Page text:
Monday, February 14, 2011


Christine Seela

Ganzeer, an Egyptian visual artist based in Cairo, is drawing each of the martyrs who died over the course of Egypt's current revolution.

There's another memorial here.

Friday, February 11, 2011

here comes everybody

the lp: 'the most astounding thing ever'

the david lynch recipe for happiness

All the ingredients laid out here. HT to DD.

Reading this article, I reflected on how terrifying Wild at Heart was for me. But Mr. Lynch's skills as a filmmaker are such that as long as Sailor and Lulu were on screen together I knew everything was going to be okay. Palpable love and celluloid meet.

the uprising

Taken in Tahrir Square, earlier this week.

I have not really weighed in much here from a sociological perspective (and am not about to) but this Zizek article helped me make some more sense of what is happening (in terms of the sociological imagination) on the ground in Egypt. And, harking back to my own work on social movements, this statement from Zizek rings very true: Either the entire Mubarak power edifice falls down, or the uprising is co-opted and betrayed.

is clearly the moment when the individuals and the movement either determine a changed direction for their country (at least in the short term) or head back to the status quo. Right now it very much looks as though they are choosing the former of the two options, and peacefully.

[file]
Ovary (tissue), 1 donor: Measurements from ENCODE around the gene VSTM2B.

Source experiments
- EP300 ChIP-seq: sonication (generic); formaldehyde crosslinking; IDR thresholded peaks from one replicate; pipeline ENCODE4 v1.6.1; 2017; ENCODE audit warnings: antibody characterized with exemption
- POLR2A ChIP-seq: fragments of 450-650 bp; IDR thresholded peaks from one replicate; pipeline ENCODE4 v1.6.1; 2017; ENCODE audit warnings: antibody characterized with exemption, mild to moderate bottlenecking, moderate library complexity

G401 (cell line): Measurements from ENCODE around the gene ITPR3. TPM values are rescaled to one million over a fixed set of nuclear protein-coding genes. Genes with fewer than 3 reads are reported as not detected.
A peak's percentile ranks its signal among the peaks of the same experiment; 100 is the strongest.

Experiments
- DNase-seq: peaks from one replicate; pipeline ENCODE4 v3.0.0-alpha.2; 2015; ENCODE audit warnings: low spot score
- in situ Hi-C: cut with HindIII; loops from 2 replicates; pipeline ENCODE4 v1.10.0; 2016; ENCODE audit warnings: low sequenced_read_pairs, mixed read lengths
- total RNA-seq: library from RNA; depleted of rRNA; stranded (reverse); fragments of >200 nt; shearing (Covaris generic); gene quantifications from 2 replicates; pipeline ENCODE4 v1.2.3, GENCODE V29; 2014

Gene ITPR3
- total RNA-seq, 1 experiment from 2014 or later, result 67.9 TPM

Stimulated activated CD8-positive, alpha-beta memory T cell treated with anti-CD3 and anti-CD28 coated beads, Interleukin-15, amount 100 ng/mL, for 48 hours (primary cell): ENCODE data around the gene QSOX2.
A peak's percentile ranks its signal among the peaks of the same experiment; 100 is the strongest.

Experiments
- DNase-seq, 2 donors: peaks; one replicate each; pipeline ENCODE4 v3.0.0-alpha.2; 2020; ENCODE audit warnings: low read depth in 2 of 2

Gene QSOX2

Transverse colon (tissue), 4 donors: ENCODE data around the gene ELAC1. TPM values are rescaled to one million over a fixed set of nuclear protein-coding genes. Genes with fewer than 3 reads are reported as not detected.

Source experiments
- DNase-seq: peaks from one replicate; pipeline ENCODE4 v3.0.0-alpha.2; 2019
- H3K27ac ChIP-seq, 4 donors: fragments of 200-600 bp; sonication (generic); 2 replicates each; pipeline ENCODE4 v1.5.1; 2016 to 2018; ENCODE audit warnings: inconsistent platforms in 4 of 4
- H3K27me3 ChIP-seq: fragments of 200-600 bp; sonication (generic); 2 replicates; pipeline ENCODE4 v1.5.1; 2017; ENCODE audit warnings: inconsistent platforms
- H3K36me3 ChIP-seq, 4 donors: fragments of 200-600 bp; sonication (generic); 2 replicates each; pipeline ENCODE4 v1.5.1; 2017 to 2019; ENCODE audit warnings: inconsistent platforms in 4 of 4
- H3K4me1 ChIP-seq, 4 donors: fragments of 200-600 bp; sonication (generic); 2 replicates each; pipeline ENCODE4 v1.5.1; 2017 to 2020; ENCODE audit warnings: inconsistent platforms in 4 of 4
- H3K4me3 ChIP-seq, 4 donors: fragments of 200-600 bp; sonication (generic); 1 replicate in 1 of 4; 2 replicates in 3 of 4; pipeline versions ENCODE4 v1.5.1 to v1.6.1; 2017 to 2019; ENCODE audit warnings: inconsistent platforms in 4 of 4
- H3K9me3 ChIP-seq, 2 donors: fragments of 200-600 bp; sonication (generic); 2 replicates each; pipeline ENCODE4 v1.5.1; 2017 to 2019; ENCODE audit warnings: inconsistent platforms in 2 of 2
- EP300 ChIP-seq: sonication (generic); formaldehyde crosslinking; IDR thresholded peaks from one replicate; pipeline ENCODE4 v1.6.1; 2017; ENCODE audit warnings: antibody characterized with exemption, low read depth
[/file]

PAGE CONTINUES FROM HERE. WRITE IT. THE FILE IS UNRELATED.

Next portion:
what is possible

Feverishly checking in on what is happening in Egypt.

Wael Ghonim's twitter profile: Constantly Changing, Serious Joker, Internet Addict, Love challenging status quo!
Sounds like something to aspire to.

And, on completely unrelated matters (on second thoughts, it is all related), there were a couple of drawings from bloggers that I wanted to highlight this week, both of them very moving.

Guy DeLisle has posted a wonderful page from his upcoming book - pretty universal and challenging of the status quo.

One panel:

And then there's this, from Hugh at Gapingvoid on what is possible.

Take that as far as you like.

Thursday, February 10, 2011

courage imagination

After a hopeful day everything seems to be up in the air in Egypt again. Altogether heartbreaking. The courage and imagination of everyone in Tahrir Square is deeply moving and encouraging, whatever the immediate and long term outcomes.

As much as I can, I have been following what is up here and here.

Wednesday, February 9, 2011

'mair nonsense'

A quick trip to Scotland and it seemed to be all Robert Burns all the time. He got inside my head.

Hugh McDiarmid says of the man:

Mair nonsense has been uttered in his name
Than in ony's barrin liberty and Christ.
If this keeps spreedin as the drink declines,
Syne turns to tea, wae's me for the Zietgeist!

Certainly reinforced during the visit.

My drawings all playing off of Peter Howson's work, by far the best part of the new Burns museum in Alloway.

Tuesday, February 8, 2011